I am dreaming I am in Canada, living a regular Canadian life. I am eating my regular Canadian food in my regular Canadian house. I say “Hello” to my neighbours as I step out into my backyard but then they apologize before I get a chance because we both said, “Hello” at the same time. Then we chuckle nicely to each other. 

Fred, from across the back alley comes on over to the fence. He’s a good guy and he owns his own garage and gas station down the way. I always go to Fred when I need to winterize my car. My block heater is cracked, so I’m glad he came by so I can ask him about that.

“Hey ya, Mark. Listen up bud”, he begins, “I got a bit of a problem. Do ya think ya can help me out?” 

“Sure thing”, I naturally reply, sipping my home brewed Tim Horton’s coffee from my Calgary Flames coffee mug.

“I got my gas station people calling me up, and there’s some guy sleeping in our toilet over there. He’s wearing a big toque (winter hat for those who do not know), carrying a long hockey stick, and he’s got on a lumberjack jacket. I also think he’s growing out a mullet. They don’t know what to do with the guy. They don’t make toques like that any more. It’s so weird.”

“Well sheesh Fred, why do ya think that guy is in your shop’s toilet? Is he sleeping one off?”

“No one knows. He doesn’t speak either English or French, both of which are our national languages, but  he did say that he is on a PILGRIMAGE. What do ya think that means?”

“Maybe we need to call the cops, or the RCMP, or someone. Do you think he needs an intervention? Luckily, with our socialized healthcare system we’ll be able to help him and give him all the community support he needs.”


Was that you in the gas station toilet? Or in the public park? Or in an elementary school yard?

The siren call of the Ohenro, and the long lonely path on which you may being the journey of several weeks of adventure, is a seductive, and for some, an essential thing to initiate self-reflection, change, growth, and discovery. I would not begrudge a soul for their hope and desire to come to Shikoku and travel on the path of Kukai. I think it is an awesome, and important, and in some cases, necessary thing to do to figure out who you are, what you want to do, and where you need to go in life.


And there it is… “But”.

But don’t be rude. Don’t be a jerk.

What I mean by don’t be rude, is don’t impose or inflict yourself or your personality or your personal needs/desires/hopes/plans/expectations on others. It sounds simple enough, but there is something missing from some of the foreign ohenro who have been coming to Shikoku. Let me elucidate.

During the past several weeks we have met with a lot of people who are involved in the Ohenro pilgrimage, who run temples, who work in promotion, who work in public transportation, and who own shops that equip pilgrims, that there are some pretty serious problems that stem from foreign people coming to walk the pilgrimage.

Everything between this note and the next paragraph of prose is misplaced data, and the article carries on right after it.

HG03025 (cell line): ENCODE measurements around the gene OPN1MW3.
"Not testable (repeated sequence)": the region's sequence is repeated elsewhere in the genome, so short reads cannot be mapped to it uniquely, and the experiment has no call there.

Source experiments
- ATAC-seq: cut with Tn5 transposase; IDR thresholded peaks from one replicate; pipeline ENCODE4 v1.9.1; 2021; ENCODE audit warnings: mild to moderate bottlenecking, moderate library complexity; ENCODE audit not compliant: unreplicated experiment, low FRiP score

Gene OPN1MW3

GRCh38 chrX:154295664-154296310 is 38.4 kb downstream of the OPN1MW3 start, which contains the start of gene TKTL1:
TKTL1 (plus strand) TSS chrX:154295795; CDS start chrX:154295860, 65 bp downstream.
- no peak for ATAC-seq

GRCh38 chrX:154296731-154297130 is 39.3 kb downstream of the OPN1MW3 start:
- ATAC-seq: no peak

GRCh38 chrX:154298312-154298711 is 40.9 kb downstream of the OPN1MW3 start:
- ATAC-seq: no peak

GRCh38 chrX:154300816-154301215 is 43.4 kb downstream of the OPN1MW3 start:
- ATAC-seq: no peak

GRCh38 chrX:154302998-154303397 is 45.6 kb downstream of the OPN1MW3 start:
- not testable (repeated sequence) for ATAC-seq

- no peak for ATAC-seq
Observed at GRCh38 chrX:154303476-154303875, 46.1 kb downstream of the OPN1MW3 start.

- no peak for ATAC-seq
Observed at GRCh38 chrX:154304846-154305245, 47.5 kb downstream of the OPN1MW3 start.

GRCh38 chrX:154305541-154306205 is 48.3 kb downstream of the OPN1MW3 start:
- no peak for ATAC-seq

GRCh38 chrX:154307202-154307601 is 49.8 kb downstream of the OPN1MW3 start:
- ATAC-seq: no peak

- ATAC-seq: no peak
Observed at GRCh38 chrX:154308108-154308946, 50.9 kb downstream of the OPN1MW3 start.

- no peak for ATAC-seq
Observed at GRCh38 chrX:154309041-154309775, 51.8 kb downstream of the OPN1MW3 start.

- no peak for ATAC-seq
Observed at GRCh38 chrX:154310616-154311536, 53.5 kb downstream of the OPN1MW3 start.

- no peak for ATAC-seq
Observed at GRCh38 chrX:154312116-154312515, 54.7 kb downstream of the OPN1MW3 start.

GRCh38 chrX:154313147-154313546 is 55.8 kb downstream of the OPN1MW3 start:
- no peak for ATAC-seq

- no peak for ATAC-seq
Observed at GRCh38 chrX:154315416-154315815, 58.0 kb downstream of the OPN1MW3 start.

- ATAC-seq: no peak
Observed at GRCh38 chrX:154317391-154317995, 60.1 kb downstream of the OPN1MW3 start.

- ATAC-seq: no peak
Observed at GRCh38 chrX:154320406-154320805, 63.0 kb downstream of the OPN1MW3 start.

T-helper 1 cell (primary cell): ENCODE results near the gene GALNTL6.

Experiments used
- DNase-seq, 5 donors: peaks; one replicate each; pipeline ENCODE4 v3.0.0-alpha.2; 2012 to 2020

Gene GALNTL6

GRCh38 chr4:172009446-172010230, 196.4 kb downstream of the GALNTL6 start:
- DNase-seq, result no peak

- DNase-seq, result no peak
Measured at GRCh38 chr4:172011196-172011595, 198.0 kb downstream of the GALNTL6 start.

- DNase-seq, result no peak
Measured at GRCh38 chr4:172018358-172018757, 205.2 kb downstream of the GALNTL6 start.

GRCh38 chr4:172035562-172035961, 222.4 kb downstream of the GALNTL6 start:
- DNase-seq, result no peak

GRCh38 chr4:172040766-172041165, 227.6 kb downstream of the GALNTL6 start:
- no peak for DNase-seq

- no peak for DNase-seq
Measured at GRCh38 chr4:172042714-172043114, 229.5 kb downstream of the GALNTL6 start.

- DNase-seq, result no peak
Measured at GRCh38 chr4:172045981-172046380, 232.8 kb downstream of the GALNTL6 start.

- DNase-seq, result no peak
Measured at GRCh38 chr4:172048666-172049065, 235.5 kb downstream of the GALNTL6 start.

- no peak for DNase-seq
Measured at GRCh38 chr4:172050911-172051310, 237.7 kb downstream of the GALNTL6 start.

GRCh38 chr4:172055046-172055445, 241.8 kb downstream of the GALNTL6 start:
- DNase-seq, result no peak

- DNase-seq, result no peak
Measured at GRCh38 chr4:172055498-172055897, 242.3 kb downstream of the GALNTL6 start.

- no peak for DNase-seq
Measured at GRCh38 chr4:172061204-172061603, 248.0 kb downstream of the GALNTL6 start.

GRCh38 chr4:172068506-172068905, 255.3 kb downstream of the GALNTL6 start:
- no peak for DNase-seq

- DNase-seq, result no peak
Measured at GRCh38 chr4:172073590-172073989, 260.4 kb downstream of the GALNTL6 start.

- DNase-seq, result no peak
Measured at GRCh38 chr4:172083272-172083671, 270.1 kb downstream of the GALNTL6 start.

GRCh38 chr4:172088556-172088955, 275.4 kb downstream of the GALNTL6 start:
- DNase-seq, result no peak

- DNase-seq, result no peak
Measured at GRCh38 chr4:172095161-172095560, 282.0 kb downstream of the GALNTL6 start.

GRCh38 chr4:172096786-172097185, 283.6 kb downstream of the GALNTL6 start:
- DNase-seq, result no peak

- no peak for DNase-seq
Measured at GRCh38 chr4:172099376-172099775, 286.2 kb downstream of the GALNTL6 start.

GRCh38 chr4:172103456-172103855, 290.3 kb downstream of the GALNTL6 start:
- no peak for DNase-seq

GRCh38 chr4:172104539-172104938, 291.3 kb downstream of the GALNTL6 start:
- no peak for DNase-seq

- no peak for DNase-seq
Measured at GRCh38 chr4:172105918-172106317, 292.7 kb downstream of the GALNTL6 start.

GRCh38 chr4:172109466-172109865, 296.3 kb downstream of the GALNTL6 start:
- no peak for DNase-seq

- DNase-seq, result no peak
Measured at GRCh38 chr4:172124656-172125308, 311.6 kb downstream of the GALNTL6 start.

I’ll outline a few of them here, and invite you to react, or argue, or disagree in the comments section below. I am sharing with you the frustrations we have heard thus far:

  1. Foreign Ohenro are sleeping in public parks, in restrooms of convenience stores, in cemeteries, and on people’s private property without getting permission to do so.
  2. Foreign Ohenro leave their trash in temples, expecting that the monks and volunteers there will naturally clean up after them.
  3. Foreign Ohenro write or carve into moss covered stones that belong to people’s private homes that are along the pilgrimage route.
  4. Foreign Ohenro book reservations at places and then either suddenly cancel or don’t show up at all. No deposit was given, so the owner loses money because not only did they prepare for that visitor, but they didn’t have a chance to rent it out to someone else.

I don’t know how things work in your country, but I think that in Canada if you are sleeping in public places or in someone’s place of business you can probably expect to Screen Shot 2019-01-02 at 10.36.42 PMget woken by the police and told to be on your way. If you litter in our National Parks and are caught you can expect a hefty fine. If you carve or write your name on someone’s personal property you can expect trouble with the authorities. If you try to book a hotel without leaving your credit card the hotel owner will probably just hang up the phone.

So, why is it that foreign pilgrims think that it is okay to do these things in Japan? Is it because of a false sense of entitlement, or that the “o-settai” culture of Shikoku gives a certain permission to be a jerk?

By design or by culture, most Japanese people I have known for the last twenty plus years are very hesitant to address directly the rather insulting things that foreigners do in their country, in their communities, and on their personal property.

I don’t mind telling you direct. I don’t have that cultural hesitancy. So here goes…